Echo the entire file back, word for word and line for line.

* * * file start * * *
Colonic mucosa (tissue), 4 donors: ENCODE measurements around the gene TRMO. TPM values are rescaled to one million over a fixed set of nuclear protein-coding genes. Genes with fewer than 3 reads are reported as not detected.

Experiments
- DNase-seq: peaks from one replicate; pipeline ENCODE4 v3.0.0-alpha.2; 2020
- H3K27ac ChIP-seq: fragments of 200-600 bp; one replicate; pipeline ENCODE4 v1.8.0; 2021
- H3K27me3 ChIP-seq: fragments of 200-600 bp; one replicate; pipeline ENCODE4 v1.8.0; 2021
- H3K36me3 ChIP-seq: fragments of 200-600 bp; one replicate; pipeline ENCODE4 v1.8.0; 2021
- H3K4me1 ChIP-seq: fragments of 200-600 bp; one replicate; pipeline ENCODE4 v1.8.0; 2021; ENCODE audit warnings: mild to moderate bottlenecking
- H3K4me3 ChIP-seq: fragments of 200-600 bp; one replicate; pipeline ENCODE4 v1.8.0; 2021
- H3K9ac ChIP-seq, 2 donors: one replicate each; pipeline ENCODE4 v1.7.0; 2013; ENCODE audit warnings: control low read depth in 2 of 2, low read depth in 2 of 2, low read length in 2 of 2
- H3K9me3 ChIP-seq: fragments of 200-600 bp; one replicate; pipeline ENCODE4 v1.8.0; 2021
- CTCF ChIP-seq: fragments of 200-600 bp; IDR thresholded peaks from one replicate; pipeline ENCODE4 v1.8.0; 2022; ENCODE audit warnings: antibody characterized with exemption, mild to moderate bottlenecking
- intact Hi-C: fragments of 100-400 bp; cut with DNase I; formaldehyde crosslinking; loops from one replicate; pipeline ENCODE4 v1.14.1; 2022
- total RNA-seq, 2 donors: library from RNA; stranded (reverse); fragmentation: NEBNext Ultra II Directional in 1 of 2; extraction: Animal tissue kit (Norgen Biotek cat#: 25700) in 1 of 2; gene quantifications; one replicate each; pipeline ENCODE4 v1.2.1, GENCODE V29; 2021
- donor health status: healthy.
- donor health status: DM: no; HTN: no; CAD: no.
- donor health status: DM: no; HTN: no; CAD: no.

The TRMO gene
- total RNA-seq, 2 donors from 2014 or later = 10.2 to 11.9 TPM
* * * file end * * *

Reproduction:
Colonic mucosa (tissue), 4 donors: ENCODE measurements around the gene TRMO. TPM values are rescaled to one million over a fixed set of nuclear protein-coding genes. Genes with fewer than 3 reads are reported as not detected.

Experiments
- DNase-seq: peaks from one replicate; pipeline ENCODE4 v3.0.0-alpha.2; 2020
- H3K27ac ChIP-seq: fragments of 200-600 bp; one replicate; pipeline ENCODE4 v1.8.0; 2021
- H3K27me3 ChIP-seq: fragments of 200-600 bp; one replicate; pipeline ENCODE4 v1.8.0; 2021
- H3K36me3 ChIP-seq: fragments of 200-600 bp; one replicate; pipeline ENCODE4 v1.8.0; 2021
- H3K4me1 ChIP-seq: fragments of 200-600 bp; one replicate; pipeline ENCODE4 v1.8.0; 2021; ENCODE audit warnings: mild to moderate bottlenecking
- H3K4me3 ChIP-seq: fragments of 200-600 bp; one replicate; pipeline ENCODE4 v1.8.0; 2021
- H3K9ac ChIP-seq, 2 donors: one replicate each; pipeline ENCODE4 v1.7.0; 2013; ENCODE audit warnings: control low read depth in 2 of 2, low read depth in 2 of 2, low read length in 2 of 2
- H3K9me3 ChIP-seq: fragments of 200-600 bp; one replicate; pipeline ENCODE4 v1.8.0; 2021
- CTCF ChIP-seq: fragments of 200-600 bp; IDR thresholded peaks from one replicate; pipeline ENCODE4 v1.8.0; 2022; ENCODE audit warnings: antibody characterized with exemption, mild to moderate bottlenecking
- intact Hi-C: fragments of 100-400 bp; cut with DNase I; formaldehyde crosslinking; loops from one replicate; pipeline ENCODE4 v1.14.1; 2022
- total RNA-seq, 2 donors: library from RNA; stranded (reverse); fragmentation: NEBNext Ultra II Directional in 1 of 2; extraction: Animal tissue kit (Norgen Biotek cat#: 25700) in 1 of 2; gene quantifications; one replicate each; pipeline ENCODE4 v1.2.1, GENCODE V29; 2021
- donor health status: healthy.
- donor health status: DM: no; HTN: no; CAD: no.
- donor health status: DM: no; HTN: no; CAD: no.

The TRMO gene
- total RNA-seq, 2 donors from 2014 or later = 10.2 to 11.9 TPM